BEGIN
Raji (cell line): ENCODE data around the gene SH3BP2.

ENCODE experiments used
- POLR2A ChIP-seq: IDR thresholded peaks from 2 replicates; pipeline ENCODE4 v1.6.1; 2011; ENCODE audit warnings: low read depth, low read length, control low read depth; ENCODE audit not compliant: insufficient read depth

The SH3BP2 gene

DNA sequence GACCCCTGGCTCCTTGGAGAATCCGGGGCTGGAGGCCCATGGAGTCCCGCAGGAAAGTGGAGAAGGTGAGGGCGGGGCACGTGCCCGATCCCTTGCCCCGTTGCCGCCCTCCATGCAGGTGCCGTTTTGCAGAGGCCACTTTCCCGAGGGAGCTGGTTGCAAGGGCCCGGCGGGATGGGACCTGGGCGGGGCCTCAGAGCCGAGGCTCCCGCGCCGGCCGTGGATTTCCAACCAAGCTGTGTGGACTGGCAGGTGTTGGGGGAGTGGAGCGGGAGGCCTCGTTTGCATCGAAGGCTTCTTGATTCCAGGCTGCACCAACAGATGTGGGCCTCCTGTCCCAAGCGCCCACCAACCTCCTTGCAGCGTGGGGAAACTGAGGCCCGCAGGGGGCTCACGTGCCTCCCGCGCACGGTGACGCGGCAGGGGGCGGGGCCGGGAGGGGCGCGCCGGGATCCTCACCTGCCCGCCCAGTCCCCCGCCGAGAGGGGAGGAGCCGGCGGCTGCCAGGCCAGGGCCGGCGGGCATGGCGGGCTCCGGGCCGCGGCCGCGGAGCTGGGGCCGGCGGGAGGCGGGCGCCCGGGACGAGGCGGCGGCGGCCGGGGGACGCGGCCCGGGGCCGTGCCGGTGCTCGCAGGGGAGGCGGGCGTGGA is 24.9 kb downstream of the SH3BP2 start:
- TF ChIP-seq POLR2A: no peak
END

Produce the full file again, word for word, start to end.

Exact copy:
Raji (cell line): ENCODE data around the gene SH3BP2.

ENCODE experiments used
- POLR2A ChIP-seq: IDR thresholded peaks from 2 replicates; pipeline ENCODE4 v1.6.1; 2011; ENCODE audit warnings: low read depth, low read length, control low read depth; ENCODE audit not compliant: insufficient read depth

The SH3BP2 gene

DNA sequence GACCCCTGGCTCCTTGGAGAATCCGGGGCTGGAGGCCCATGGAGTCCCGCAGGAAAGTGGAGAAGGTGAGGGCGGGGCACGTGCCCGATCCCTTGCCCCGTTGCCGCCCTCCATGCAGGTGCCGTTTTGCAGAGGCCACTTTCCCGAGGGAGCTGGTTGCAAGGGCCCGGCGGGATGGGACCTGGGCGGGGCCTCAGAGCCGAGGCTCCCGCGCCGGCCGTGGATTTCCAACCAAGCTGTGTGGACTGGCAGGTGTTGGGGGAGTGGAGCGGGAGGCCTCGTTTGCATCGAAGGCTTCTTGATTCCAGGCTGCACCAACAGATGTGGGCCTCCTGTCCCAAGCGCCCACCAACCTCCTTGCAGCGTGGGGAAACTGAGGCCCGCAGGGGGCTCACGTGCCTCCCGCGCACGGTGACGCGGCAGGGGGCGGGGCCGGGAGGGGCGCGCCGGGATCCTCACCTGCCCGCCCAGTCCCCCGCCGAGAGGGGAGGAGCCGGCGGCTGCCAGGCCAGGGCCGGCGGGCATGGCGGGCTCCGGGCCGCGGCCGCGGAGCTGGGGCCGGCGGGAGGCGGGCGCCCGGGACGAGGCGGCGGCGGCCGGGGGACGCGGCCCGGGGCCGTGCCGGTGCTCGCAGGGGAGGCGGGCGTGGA is 24.9 kb downstream of the SH3BP2 start:
- TF ChIP-seq POLR2A: no peak